Emma.

emma_ver2STARS3.5“Silly things do cease to be silly if they are done by sensible people in an impudent way.” — Jane Austen

Emma is like a piece of candy wrapped in colorful cellophane placed in a silver box covered in shiny paper, affixed with a bright bow and then placed on a pedestal.  Given the sumptuous demonstration, it’s not the most substantive endeavor, but it is easily appreciated for its frivolous charms.  Even the title has been stylized with a period at the end — because it’s a period piece –according to director Autumn de Wilde.

This is indeed an adaptation of Jane Austin’s novel.  The esteemed author is celebrated for literary works that include Sense and Sensibility, Pride and Prejudice, and Mansfield Park.  However, Emma is not some stuffy scholarly chore.  This is a diversion about an impertinent girl who likes meddling in the affairs of other people.  Actress Anya Taylor-Joy is a doe-eyed beauty with a mischievous twinkle in her eye.  She was rather memorable in  The Witch back in 2015.  Taylor-Joy does a convincing about-face here embodying a completely different kind of individual with believable conviction.  Emma is a bit spoiled and conceited with shallow concerns.  She fancies herself as a matchmaker but she really isn’t very good at it.  Furthermore, Emma has no desire to get married or even fall in love herself.  Ah but we the audience know better, don’t we?  Her gradual and changing realization is a developing theme of the story.

This is a gorgeous spectacle that is more readily enjoyed for the pleasures of presentation over content.  I do not mean that as a bad thing.  You don’t drink a Mimosa for its nutrients but because it’s a sparkling gem of a cocktail.   There’s a fizzy superficiality to this production that actually endears itself to the audience because it doesn’t take itself seriously.  The movie is playfully divided into sections by title cards that highlight the seasons.  The cast is sprightly and fun.  Besides the aforementioned Anya Taylor-Joy as Emma Woodhouse, there’s also Johnny Flynn as her brother-in-law – George Knightley, Bill Nighy as her father Mr. Woodhouse and Mia Goth as Harriet Smith, the object of Emma’s matchmaking schemes.  This is a carefully choreographed portrait that exercises great care, not only in the placement of characters within any given frame but in the studied manifestation of opulent tableaus.  Filmmaker de Wilde is known for her portraiture photography and her talent shows.   The thinness of the plot is greatly augmented by visual detail.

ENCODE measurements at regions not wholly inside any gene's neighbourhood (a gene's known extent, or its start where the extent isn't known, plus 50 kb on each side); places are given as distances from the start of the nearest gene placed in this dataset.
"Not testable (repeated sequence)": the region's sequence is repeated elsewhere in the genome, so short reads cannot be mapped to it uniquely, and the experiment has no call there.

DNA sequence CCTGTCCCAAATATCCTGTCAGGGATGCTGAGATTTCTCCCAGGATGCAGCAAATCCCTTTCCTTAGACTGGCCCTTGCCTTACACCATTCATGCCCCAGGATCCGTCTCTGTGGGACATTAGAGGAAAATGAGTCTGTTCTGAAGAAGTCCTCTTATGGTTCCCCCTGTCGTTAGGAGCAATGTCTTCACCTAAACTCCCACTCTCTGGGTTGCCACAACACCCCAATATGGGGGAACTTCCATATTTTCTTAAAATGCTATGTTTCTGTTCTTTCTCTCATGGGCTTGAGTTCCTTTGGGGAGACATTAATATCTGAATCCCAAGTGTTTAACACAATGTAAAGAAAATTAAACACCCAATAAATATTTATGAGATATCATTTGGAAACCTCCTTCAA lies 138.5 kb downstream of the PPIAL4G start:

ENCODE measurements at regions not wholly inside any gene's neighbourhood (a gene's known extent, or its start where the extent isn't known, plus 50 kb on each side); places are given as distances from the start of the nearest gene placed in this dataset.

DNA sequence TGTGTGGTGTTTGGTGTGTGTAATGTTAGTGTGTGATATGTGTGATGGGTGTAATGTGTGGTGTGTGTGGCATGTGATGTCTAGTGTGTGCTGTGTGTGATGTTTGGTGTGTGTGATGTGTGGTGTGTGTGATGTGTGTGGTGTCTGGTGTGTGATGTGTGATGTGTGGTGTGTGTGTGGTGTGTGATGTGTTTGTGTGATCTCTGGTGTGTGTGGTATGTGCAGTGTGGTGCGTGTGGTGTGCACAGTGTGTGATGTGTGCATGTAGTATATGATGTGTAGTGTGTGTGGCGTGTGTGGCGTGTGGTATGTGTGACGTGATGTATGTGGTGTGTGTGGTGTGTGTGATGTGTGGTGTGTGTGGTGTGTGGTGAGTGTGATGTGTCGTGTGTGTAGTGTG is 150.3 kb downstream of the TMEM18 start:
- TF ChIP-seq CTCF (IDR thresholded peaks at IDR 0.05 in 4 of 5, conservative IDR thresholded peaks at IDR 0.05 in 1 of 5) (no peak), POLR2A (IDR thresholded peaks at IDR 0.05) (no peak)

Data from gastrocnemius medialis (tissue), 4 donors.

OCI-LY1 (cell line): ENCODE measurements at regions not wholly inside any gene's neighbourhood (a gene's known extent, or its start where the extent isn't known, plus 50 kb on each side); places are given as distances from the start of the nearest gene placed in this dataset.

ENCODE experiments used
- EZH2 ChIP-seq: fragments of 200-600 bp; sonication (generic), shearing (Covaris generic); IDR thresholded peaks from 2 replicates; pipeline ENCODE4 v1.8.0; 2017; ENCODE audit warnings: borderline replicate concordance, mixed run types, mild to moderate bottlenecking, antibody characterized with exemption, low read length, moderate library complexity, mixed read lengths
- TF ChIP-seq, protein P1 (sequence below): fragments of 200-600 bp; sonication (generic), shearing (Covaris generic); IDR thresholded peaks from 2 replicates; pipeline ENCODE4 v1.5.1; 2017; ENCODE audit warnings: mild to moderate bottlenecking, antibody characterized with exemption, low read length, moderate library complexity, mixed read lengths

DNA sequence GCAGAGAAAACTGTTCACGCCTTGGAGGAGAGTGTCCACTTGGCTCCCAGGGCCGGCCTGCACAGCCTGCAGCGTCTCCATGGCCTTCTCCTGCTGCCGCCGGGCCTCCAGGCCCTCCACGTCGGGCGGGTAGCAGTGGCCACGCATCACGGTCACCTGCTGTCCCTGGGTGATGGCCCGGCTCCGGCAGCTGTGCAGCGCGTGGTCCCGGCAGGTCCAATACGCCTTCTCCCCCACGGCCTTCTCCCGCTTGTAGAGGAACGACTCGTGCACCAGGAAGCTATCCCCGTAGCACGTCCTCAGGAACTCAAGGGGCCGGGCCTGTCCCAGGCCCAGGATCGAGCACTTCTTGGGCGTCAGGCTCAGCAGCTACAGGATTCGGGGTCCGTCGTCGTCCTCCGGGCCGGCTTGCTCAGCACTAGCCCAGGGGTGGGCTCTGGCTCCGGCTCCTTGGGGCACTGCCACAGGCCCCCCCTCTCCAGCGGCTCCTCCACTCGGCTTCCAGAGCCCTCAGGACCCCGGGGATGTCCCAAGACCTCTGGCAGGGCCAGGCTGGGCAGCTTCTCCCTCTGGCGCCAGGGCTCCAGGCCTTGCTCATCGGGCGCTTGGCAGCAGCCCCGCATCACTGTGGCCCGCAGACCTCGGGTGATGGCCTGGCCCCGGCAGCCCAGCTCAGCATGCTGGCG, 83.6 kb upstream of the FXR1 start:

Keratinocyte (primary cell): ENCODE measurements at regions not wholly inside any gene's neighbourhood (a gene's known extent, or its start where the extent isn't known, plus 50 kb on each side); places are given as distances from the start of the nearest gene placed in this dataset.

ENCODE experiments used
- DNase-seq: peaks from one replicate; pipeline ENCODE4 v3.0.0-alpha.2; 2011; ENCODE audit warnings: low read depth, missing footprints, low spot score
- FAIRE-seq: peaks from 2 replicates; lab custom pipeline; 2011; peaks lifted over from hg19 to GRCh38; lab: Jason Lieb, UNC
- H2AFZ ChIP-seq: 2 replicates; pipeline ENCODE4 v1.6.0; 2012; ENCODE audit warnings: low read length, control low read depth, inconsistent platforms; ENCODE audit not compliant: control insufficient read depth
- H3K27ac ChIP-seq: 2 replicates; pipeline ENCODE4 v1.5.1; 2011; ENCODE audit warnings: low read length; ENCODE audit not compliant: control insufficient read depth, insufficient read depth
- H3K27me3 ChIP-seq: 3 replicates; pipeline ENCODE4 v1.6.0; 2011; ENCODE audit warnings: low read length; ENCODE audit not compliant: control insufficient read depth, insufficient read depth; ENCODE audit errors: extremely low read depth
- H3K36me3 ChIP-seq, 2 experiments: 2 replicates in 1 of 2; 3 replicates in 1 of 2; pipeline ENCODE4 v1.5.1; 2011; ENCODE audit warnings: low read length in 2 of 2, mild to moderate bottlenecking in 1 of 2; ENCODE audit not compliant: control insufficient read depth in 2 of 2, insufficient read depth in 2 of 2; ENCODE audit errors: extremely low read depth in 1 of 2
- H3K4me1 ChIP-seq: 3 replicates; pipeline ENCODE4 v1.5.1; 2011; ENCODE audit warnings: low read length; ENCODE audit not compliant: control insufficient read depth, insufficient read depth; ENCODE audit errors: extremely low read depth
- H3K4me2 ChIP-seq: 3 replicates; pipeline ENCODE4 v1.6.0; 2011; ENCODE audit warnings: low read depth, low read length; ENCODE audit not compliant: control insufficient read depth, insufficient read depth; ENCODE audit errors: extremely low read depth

Emma has been adapted a few times, most famously as Clueless in 1995.  Amy Heckerling’s reworking was a coming of age comedy classic about contemporary teens.  Any fan of that film (I am a proud one myself) will relish matching these personalities with their Clueless counterparts.  I realize this practice may sound a little reductive but it makes me value the source even more in fact.  Emma is perhaps the most stylish variation yet and a worthy addition to the cinematic canon of Jane Austin.

02-27-20

7 Responses to “Emma.”

  1. Frivious charms. It’s a fun rendition, no doubt. You give the impression it is more style than substance, but the storyline is fluffy, too. I’m sure I’ll rent it one day. As always, I enjoy your reviews.

    Liked by 1 person

    • It IS more “style than substance” to be sure. I never used that exact phrase (although I came close) because it has such negative connotations. I enjoyed this film — and I sincerely hope you do too. 🙂

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  2. Very stylish indeed. I kept comparing everything to “Clueless” . One of my favs. This was a nice version. Loved the acting. 3 1/2 stars

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    • I feel like I must apologize for comparing this to something so modern but honestly, Emma (2020) is an enjoyable movie on its own terms. Having watched Clueless actually made me appreciate this version even more.

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  3. This was good. My observation was :” It was a challenge to follow the plot of Emma. Perhaps it was partially due to the numerous characters to keep track of. Nevertheless the experience didn’t feel like a waste of time. There is a delight in its aesthetic atmosphere and subtle humor”. Nice review Mark.

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